In our “Accepted” column, Mid-American Review editors discuss why they selected stories, poems, or essays for publication. In this post, Managing Editor Sasha Khalifeh discusses a story that appears in our Spring 2014 issue.
Title: “Tracking the “Choose Life” Balloons: Our Findings Thus Far”
Author: Brian Costello
MAR Issue: Vol. XXXIV, Number 2 (Spring 2014)
First line: “On the afternoon of March 14th, 1983, 322 students of St. Sebastian Catholic School in Peoria, Illinois gathered in the parking lot between their school and their church and released 314 primary-colored balloons into the gray late-winter sky.”
An unexpected ode to music and Midwestern life, “Tracking the “Choose Life” Balloons: Our Findings Thus Far” begins with a quirky and attention-grabbing premise, a Catholic school balloon release, and transitions into an enchanting portrait of the Midwest. As the piece progresses, the reader is thrown into the lives of well over a dozen characters, from Catholic schoolchildren to heartbroken adolescents to the front-men of rock bands. The result is a richly-imagined and captivating piece that balances humor, history, and music, all against the backdrop of 1980s Illinois.
The story was a hit with our fiction staff, resulting in a rare unanimous vote for acceptance. The MAR editors were immediately drawn in by the story’s unique premise, but that engagement quickly progressed to an appreciation for author Brian Costello’s neat prose and an investment in his succinctly-developed characters. Like the lines of the songs that permeate the story, each section of the story is sharp and strong, but woven together the overall effect is greater than the sum of its parts—a piece both memorable and compelling.
One of the greatest strengths of the story is its language: Costello’s prose deftly navigates a range of emotions—joy, heartbreak, nostalgia, loss, passion—without ever becoming weighed down by sentimentality or losing sight of its distinct voice. A balloon drifting past a high school senior fantasizing about spending the night with his girlfriend becomes a simple but profound moment of reflection: “As Porterfield watched the balloon land and the song moved into the chorus, there was something about the scene that made him swell with, maybe not pride, but the feeling that you’re exactly where you want to be—Peoria, the Midwest, the ‘80s—and it doesn’t get much better, does it?”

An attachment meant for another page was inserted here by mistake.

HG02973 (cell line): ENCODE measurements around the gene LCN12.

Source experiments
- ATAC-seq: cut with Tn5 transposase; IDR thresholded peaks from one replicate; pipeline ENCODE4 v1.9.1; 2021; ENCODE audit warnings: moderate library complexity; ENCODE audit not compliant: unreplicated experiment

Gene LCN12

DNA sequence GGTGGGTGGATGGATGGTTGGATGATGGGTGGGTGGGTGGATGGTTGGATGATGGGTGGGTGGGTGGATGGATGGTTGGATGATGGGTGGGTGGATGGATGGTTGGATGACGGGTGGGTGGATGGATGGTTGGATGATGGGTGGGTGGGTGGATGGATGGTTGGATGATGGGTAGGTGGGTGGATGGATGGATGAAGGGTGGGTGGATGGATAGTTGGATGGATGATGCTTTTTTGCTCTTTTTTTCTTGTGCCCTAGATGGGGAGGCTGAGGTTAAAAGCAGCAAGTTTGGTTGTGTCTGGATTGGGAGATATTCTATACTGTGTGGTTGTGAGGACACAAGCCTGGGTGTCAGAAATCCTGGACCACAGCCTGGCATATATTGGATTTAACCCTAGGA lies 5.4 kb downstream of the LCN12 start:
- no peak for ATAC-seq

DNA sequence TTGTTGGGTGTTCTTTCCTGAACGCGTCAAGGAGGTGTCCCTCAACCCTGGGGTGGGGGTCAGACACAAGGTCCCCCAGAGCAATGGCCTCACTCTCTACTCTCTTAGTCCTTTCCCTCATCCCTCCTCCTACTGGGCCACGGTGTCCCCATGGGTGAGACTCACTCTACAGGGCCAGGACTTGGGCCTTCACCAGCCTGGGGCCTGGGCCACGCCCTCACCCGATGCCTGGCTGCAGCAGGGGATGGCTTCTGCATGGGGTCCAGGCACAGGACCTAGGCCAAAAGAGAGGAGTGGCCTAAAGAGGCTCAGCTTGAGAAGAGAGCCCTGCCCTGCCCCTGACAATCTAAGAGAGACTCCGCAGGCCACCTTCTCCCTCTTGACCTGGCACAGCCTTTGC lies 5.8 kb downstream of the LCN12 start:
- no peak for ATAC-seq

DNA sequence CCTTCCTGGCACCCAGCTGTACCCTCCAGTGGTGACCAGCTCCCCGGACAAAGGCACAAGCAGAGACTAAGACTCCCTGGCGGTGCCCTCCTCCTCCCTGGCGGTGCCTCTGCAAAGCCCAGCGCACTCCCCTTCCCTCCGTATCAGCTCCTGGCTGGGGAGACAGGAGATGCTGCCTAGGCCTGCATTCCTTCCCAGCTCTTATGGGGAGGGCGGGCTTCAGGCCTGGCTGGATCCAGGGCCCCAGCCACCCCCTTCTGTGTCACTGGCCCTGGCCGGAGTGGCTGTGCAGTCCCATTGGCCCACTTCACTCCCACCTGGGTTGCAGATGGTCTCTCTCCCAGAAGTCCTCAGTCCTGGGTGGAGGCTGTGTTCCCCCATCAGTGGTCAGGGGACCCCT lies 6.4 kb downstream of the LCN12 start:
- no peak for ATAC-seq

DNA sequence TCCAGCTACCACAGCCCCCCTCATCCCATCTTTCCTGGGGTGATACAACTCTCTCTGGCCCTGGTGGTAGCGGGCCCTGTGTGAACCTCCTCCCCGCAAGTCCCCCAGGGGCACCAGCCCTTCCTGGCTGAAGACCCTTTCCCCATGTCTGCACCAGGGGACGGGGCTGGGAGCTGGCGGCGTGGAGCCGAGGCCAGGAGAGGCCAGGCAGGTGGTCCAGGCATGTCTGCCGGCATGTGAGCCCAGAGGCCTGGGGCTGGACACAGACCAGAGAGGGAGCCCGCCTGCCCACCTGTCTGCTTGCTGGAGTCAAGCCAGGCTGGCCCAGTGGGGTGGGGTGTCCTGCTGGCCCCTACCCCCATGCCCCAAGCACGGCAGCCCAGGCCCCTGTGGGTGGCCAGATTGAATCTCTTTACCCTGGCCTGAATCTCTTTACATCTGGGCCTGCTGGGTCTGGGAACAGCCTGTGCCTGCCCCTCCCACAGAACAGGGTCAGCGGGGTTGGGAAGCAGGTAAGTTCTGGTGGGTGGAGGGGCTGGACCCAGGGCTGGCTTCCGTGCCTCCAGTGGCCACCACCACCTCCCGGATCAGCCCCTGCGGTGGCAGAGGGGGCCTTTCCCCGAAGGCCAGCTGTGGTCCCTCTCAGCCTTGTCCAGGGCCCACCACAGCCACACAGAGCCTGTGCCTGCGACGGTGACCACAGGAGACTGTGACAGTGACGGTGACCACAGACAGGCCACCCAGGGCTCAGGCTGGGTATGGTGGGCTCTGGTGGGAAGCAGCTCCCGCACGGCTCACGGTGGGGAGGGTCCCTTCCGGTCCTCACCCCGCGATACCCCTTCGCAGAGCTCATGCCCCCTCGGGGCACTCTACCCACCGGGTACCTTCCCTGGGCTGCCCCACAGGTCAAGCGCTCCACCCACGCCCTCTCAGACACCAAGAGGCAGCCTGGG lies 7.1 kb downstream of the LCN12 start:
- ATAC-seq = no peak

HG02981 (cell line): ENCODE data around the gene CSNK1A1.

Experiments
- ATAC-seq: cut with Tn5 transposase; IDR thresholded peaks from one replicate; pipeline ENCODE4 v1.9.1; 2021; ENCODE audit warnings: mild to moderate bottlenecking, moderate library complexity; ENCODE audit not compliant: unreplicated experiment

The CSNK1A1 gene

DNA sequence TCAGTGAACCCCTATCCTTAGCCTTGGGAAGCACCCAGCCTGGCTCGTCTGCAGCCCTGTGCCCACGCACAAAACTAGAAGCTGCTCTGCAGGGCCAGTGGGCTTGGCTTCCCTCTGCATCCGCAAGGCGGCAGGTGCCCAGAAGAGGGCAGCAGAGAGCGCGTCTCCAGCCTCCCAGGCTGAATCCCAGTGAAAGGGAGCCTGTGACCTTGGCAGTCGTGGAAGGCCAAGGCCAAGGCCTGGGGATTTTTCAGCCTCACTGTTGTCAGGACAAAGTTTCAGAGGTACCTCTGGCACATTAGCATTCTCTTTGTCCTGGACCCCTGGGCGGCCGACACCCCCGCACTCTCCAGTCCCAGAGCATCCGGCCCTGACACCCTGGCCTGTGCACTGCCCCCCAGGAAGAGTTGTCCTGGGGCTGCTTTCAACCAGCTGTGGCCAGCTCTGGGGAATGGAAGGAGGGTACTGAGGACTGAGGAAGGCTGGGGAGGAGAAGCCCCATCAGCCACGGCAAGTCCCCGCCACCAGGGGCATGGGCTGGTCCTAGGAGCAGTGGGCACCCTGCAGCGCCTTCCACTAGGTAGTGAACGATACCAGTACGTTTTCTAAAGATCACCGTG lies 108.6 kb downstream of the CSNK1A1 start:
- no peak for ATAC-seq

At the same time, a teenage girl giving her first haircut to her punk-rock boyfriend begins her career as a hairstylist even as she ends her relationship: “As the song “Party with Me Punker” played, Oberkfell felt a confidence and self-assurance in her work that she had never felt before.…at that moment [she] correctly surmised that her relationship with Richie Asshole would be short-lived, but to the present day, Oberkfell is an in-demand stylist throughout the Detroit suburbs.”
Costello’s piece, though only a few pages long, is brimming with stories spanning age, place, and gender, all of them framed by an unforgettable premise. Through his prose, readers are immersed in a different world, one permeated by music and memory—a world that one is happy to inhabit, if only for a little while.
What MAR editors said about “Tracking the ‘Choose Life’ Balloons: Our Findings Thus Far”:
“…a combination of deadpan humor and clean prose…a sense of a clear narrative that follows inevitably from the release of the balloons.”
“The tone and concept are engaging…and then it turns out that the whole story is about something completely different than what you thought it would be.”
Sasha Khalifeh, Managing Editor
Photo: Chi-Chi Chuang